If you're driving, you'll be able to temporarily import your car for the same 180-day period. At the aduana, you'll need: 1) the original certificate of title, 2) an affidavit from the lienholder authorizing the temporary importation of the car, 3) a valid state registration, 4) a valid driver's license issued outside of Mexico, and 5) Mastercard, Visa or American Express, in the drivers name. You will use the credit card to pay the $11 fee. If you don't have a credit card, then you'll be required to post a bond based upon the car's value. The car permit is good for multiple crossings during its six-month life.

Once you've been granted FM-3 status, which is valid for a year, your car's import permit theoretically should be of like duration. The practice may vary with each border official. Some may insist that your car's one-year period began on the date on which the FM-3 was issued; others will hold fast to the six-month rule. If you end up with a six-month permit expiring before your FM-3 does, your sole recourse will be to make another run for the border when the permit's about to expire.

Conventional wisdom might dictate that annual renewals of the FM-3 and FM-2 would likewise apply to your automobile, but current theory seems to dictate that "as long as you're legal, so too is your car." This may be well and fine so long as your car remains far from the border. If you're close to the border, my advice would be to grin and bear it, fill out more forms, pay the $12 fee, and obtain a new permit rather than impress the border officials with arcane knowledge of the finer points of Mexican law.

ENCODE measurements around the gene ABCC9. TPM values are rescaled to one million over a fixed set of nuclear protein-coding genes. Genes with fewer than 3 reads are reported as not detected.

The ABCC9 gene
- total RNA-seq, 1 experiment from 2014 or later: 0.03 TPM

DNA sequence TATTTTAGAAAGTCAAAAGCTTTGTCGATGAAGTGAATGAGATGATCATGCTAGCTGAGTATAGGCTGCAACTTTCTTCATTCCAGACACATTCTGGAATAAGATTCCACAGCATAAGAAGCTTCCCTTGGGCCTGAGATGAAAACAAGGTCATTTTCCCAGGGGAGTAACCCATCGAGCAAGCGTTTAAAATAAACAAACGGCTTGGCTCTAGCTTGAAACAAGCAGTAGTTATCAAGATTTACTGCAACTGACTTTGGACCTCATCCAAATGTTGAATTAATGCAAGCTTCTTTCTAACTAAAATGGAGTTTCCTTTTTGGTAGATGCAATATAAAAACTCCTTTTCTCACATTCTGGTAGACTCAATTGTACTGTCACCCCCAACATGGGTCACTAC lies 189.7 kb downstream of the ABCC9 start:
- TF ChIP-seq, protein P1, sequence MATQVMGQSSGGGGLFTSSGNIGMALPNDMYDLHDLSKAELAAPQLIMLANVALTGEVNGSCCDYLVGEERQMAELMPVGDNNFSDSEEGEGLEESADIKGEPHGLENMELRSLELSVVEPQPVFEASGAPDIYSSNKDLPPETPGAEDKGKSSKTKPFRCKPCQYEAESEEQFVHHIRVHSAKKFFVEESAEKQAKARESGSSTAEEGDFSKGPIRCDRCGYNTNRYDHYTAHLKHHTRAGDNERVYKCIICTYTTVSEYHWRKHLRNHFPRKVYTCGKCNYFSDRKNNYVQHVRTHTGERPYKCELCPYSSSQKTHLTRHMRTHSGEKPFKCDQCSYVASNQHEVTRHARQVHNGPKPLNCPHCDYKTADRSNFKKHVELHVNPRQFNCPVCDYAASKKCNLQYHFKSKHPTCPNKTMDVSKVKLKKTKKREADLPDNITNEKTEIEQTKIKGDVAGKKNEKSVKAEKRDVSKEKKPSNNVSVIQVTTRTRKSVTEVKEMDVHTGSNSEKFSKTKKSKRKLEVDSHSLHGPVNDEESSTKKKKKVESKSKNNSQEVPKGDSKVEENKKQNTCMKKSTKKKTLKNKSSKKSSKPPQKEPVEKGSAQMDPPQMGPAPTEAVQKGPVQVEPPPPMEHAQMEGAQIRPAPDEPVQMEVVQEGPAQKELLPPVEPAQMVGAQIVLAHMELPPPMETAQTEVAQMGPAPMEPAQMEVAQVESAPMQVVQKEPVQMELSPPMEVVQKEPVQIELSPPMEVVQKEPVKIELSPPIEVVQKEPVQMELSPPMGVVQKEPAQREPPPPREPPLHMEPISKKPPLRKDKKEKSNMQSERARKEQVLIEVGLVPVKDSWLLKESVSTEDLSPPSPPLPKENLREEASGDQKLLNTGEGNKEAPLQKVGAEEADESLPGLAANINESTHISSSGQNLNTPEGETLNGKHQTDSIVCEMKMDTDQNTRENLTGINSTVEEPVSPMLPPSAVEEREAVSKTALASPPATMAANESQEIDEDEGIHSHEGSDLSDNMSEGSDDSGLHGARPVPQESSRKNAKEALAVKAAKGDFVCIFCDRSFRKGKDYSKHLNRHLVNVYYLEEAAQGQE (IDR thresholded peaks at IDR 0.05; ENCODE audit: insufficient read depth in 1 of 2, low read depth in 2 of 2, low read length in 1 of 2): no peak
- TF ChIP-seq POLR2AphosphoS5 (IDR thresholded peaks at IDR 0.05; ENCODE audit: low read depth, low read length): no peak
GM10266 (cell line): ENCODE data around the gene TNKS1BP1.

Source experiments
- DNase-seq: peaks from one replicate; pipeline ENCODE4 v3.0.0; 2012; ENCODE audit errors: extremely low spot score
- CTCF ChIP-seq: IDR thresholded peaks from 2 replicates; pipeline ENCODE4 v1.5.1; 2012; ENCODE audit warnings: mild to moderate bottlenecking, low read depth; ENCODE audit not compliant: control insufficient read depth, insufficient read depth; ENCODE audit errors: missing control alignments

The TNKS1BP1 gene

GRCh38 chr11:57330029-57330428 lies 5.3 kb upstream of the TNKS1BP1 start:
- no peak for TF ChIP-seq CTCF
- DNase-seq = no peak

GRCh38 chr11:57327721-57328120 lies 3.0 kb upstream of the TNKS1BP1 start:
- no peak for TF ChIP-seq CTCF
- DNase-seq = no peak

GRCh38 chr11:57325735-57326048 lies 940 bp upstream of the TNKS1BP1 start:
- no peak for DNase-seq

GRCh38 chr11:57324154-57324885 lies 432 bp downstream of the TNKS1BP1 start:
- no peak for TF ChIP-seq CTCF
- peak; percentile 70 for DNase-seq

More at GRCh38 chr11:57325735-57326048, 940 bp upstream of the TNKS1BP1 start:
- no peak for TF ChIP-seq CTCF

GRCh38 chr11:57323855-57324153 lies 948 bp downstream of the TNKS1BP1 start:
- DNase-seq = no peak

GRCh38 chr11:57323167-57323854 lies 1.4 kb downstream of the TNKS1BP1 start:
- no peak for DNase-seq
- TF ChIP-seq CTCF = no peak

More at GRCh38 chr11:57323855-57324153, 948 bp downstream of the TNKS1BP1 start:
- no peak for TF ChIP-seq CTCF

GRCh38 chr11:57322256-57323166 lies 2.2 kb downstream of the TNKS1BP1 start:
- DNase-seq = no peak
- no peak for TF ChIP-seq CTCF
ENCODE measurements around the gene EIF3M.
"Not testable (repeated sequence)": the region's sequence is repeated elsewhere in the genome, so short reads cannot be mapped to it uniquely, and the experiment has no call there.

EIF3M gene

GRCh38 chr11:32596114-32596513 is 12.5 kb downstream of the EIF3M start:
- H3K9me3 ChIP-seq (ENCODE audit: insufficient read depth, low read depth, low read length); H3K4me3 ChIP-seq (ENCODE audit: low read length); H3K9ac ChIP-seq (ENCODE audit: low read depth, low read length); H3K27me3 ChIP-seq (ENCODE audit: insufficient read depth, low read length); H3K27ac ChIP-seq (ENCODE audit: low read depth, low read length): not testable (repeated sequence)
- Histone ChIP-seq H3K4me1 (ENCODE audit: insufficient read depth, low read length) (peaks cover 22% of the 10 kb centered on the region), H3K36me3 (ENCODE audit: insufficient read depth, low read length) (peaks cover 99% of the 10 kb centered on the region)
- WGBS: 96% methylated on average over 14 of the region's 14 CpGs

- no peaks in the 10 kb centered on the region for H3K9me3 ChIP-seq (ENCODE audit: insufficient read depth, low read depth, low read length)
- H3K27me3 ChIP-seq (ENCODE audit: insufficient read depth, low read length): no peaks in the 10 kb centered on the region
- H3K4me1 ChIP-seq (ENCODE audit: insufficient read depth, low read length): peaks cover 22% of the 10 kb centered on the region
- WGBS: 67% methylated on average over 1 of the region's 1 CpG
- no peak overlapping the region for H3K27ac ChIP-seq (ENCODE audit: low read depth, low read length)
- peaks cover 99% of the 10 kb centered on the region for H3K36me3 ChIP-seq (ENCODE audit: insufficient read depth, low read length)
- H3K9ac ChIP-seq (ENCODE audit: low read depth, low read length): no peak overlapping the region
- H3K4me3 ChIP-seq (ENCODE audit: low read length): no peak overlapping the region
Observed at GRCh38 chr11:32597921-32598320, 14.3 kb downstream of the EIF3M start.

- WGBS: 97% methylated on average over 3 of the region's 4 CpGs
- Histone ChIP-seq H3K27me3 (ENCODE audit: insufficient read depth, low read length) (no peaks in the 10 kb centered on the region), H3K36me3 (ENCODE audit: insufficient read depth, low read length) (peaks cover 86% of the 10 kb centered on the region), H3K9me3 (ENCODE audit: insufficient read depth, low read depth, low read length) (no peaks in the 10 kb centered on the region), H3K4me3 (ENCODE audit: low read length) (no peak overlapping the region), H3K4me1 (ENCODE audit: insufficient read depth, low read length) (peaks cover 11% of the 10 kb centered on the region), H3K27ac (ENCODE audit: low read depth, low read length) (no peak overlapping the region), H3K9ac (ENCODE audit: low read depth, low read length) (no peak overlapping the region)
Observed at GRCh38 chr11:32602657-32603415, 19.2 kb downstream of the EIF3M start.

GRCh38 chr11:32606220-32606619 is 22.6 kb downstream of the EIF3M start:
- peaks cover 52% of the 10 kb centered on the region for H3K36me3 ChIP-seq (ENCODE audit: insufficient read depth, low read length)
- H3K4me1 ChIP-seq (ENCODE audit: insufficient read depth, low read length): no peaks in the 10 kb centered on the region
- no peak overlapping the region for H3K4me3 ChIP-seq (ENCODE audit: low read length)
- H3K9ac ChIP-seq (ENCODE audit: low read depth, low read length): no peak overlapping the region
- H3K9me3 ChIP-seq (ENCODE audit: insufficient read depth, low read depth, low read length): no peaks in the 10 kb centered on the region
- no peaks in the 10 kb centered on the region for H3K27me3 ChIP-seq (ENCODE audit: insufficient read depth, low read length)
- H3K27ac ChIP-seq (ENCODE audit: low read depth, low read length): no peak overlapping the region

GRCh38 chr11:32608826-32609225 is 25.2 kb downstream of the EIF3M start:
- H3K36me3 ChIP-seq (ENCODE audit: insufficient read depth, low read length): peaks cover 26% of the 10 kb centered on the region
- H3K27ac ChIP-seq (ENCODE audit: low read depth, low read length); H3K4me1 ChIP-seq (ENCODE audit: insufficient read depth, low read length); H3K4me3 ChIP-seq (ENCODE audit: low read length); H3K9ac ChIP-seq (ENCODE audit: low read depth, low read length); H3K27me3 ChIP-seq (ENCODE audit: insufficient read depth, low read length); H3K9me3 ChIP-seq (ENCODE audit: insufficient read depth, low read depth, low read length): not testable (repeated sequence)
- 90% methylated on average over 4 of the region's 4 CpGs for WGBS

The full impact of this notion didn't really hit me until a Pemex attendant, noticing my Doberman luxuriating in the back seat of a filled-to4he-roof Suburban, mentioned that it was easier for a dog to traverse borders than a human. All that's needed to bring your dog or cat into Mexico is a U.S. Interstate and International Certificate of Health granted within the past 72 hours, stating that the animal has no communicable diseases. Too err on the safe side, a current rabies certificate wouldn't hurt. No permit or visa is needed. To bring a pet back into the United States, you'll need another health certificate and a rabies certificate not more than thirty days old. In 20 years of chauffeuring pets back and forth at least thrice annually, I've never been asked for documentation on either side of the border. (I still would urge you to arm yourself with paperwork.)


Once you've obtained your FM-3, you're allowed a one-time opportunity to import a reasonable amount of household goods into Mexico. While there's no definition of "reasonable amount," be prepared for payment of taxes and some serious negotiation. Long before your move, you'll need to submit a detailed inventory, in English and Spanish, detailing all you intend to import, down to brand name and serial numbers and about $75 to the Mexican Consulate for review, stamp and approval. According to the Mexican Consulate, you can bring your personal goods, including computers, televisions and electronic equipment into the country duty-free. Used appliances seem to fare better than those still showing the warranty card. The customs officials at the border, reading from a different primer, will likely embrace a totally different interpretation of what constitutes "household goods." Plan on a very long and expensive day at the border arguing that your van of household goods has been approved by the Mexican Consulate 10 enter without duty, or consider hiring El U.S. bonded freight broker, whose fees ultimately may be less than the "transition fee" (read tax) you may end up forking over as your Consulate-approved manifest is challenged.

Copyright 1996 by jennifer rose